Death dilemma – No Nevada County criminal has faced modern execution |

Death dilemma – No Nevada County criminal has faced modern execution

In April of 1881, Nevada County Sheriff E.O. Tompkins sent out an invitation to other California sheriffs for a gruesome event that he couldn’t have known was making local history.

It was the execution of Ah Luck, found guilty of murdering a fellow Chinese man on the Truckee Bridge. Luck shot and knifed the man to death and then took a hatchet to the body, local historian Max Roberts said Wednesday.

Luck was the last person executed in the county in relation to a local crime, Roberts said. Since California’s executions became a state responsibility, Nevada County prosecutors have avoided the death penalty for a variety of reasons.

Historical research and a series of interviews with historians and law officials by The Union found no local death-penalty cases in recent history.

State records show that the 640 inmates on death row in California are from the major metropolitan areas, and 70 percent are from the Southern California counties of Los Angeles, Orange, Riverside, San Bernardino and Ventura.

Donald Beardslee, who was executed by lethal injection Wednesday, was convicted of killing two San Mateo women in 1981 over a drug debt. Beardslee was on parole for a Missouri murder at the time and was the 11th person put to death since the state resumed executions in 1992.

Nevada County District Attorney Michael Ferguson said that since he first started working for the District Attorney’s Office in 1981, there have been no cases where the death penalty has been sought.

“The death penalty is reserved for monsters,” he said. “We have never had a monster we felt the jury would want to impose the death penalty on.”

Ferguson said that in order for a convict to be eligible for the death penalty, several special circumstances must be met.

“You have to have a murder case with one or more aggravating causes,” he said.

Some of these causes are: Two or more murders, at least one of which is in the first degree; murdering a police officer; committing a murder in the course of a robbery or rape; and committing a murder for financial profit.

The district attorney said he has not come across a case where the factors in support of the death penalty outweighed the factors for life in prison.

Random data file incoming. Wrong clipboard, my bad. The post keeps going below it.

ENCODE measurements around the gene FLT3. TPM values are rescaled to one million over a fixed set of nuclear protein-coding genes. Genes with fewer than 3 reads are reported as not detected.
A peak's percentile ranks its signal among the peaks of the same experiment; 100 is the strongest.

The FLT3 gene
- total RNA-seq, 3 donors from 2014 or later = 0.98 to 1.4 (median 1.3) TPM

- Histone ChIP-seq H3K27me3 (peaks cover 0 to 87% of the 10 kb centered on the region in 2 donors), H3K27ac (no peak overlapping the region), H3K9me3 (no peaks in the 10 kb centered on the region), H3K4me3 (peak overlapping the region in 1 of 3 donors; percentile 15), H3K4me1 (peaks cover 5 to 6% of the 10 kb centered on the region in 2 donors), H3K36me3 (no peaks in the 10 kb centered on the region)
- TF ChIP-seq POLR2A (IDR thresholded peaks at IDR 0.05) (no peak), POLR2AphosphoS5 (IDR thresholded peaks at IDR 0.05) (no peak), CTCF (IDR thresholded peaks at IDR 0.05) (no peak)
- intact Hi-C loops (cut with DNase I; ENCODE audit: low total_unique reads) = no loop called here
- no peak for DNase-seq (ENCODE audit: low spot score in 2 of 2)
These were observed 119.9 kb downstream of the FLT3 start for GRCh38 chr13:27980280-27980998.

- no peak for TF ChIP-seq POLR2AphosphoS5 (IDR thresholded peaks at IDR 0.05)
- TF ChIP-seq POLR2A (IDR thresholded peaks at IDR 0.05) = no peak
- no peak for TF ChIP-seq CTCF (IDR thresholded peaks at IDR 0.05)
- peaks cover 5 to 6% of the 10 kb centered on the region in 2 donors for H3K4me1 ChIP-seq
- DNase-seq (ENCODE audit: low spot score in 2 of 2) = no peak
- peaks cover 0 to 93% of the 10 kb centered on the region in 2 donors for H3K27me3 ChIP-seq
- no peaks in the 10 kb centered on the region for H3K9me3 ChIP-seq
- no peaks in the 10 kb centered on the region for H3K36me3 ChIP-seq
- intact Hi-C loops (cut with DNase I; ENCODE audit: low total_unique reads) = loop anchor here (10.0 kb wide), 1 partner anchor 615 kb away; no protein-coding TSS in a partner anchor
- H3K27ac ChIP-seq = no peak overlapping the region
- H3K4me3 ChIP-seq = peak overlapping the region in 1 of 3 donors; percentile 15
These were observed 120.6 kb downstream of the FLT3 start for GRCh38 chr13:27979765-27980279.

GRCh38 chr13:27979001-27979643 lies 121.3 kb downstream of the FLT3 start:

This does not mean, however, that Ferguson hasn’t dealt with cases where he thought the murderer should be put to death.

“I have personally had five or six special-circumstances cases, but we never pursued the death penalty,” he said.

The first of these cases was tried in 1987, when Jerald Hollek was found guilty of killing his 5- and 7-year-old daughters at a campground near Bowman Reservoir, east of Nevada City. He shot them with a rifle and then set his van on fire with the children inside.

At the time, Hollek was involved in a bitter custody dispute with his wife, from whom he was separated. He was supposed to return his daughters to his wife at the end of the camping trip.

Hollek used an insanity defense, making it more difficult for prosecutors to pursue the death penalty.

“I struggled with the issue and finally sent the letter saying I would not seek the death penalty,” Ferguson said. “I personally thought it was appropriate. I finally threw in the towel.”

Another case arose in 1994, when Sam Strange was found guilty of killing two 16-year-old girls. He is serving a sentence of 30 years to life in prison.

During the trial, defense attorneys tried to implicate two others in the murders and raised the possibility that Strange was just a bystander.

“He didn’t have any record,” Ferguson said. “And he was only 20 at the time.”

In 2000, Daniel Pemberton was sentenced to two consecutive life terms in prison for shooting and killing his 37-year-old girlfriend and another lover on July 10, 1999.

Pemberton was found guilty of two counts of second-degree murder.

“It was a love triangle thing,” Ferguson said. “Again, there was no record. There was also an issue of whether it was premeditated.”

On Jan. 10, 2001, Scott Harlan Thorpe shot and killed three people in the county’s Department of Behavioral Health Services office and Lyon’s Restaurant. Like Hollek, Thorpe used an insanity defense.

“Once I knew the mental illness was genuine, I gave up on pursuing the death penalty,” Ferguson said.

Thorpe was institutionalized.

“Everybody is doing multiple life terms except Thorpe,” Ferguson said.

The most recent murder case is that of Scott Krause, who is accused of carjacking a box truck on Jan. 6, 2004, and ramming it into a delivery van in the Brunswick Basin, killing UPS driver Drew Reynolds.

Krause is also using the insanity defense, and Ferguson said neither the suspect’s past criminal history nor the nature of the crime warrant the death penalty.

Senior Staff Writer Dave Moller and the Associated Press contributed to this story.

About California’s death penalty

• California executions were legalized in 1852 and carried out in counties.

• Jose Gabriel was the first man executed by the state in 1893.

• Executions were originally done by hanging, switched to gas chamber in 1938, and then to the inmate’s choice of gas or injection in 1993.

• The death sentence was declared unconstitutional in 1972 and was re-instated in 1977. The next execution occurred in 1992, the first since 1967.

• Donald Beardslee, executed early Wednesday, was the 11th inmate to die since 1977.

Source: California Department of Corrections.

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